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"futurology" category

Wristwatch computing - will it work?

13th February 2013

There has been a large amount of speculation very recently that Apple is working on a new wristwatch computer.

Of course, wristwatch computing is not new.  As far back as 1980, I was able to play with a wristwatch calculator (with bright red LEDs) which could perform very basic calculator functions including addition, subtraction, division and multiplication.  The buttons were fairly fiddly but it did the job.

Science fiction for a long time heralded wristwatch communication - from Dick Tracey to the Power Rangers - and that too has been a reality for a little while - LG for example brought out a wristwatch phone a couple of years ago.

But the universal computing/communication device has of course become the smart phone, which provides a screen big enough to see things on, and big enough to tap out messages.  Does it end there, or is there a 'next step' - onto the wrist?

Proponents of the technology may argue that with an ultra-high definition display, a wristwatch-sized device can still display useful information.  And that we don't need keyboards any more, given the ability for phones to recognise the human voice and act on it.

So if size is perhaps not an issue, what's to stop this new gadget becoming Apple's next massive hit? If anything, I'd say it's the inconvenience of having to have it on your wrist.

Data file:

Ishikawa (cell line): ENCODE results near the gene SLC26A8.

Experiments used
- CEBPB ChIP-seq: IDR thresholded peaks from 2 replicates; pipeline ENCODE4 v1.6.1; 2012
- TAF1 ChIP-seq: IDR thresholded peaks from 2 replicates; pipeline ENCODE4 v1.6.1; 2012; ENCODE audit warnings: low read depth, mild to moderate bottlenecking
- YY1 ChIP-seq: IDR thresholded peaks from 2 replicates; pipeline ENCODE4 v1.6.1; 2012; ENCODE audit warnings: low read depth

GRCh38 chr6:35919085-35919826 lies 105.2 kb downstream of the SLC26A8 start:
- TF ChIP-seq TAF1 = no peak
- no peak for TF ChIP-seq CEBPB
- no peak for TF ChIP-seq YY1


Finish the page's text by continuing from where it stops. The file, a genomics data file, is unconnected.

Think about it - a phone can be in any position.  It can be propped up or held close when you're reading; it can sit on a car dashboard; it can be held at arms length when you're sitting on the tube with no room to move your elbows.  Having to move your arm to a particular position to use a device would effectively kill it for me.

Have you had any experiences with wrist computing?  Let us know!

The end of print publishing?

14th March 2012
Categories: futurology, publishing

The BBC announces today that Encylopaedia Britannica is going online-only, ending a 244 year print publishing run.

With some readers citing tablets, e-readers and phones as better ways to read books than from their dead tree equivalent, is this the beginning of the end? And what am I going to put on my bookshelves in 20 years' time?

You may think it unlikely, but back in the 70s would you have predicted the demise of the typewriter? 

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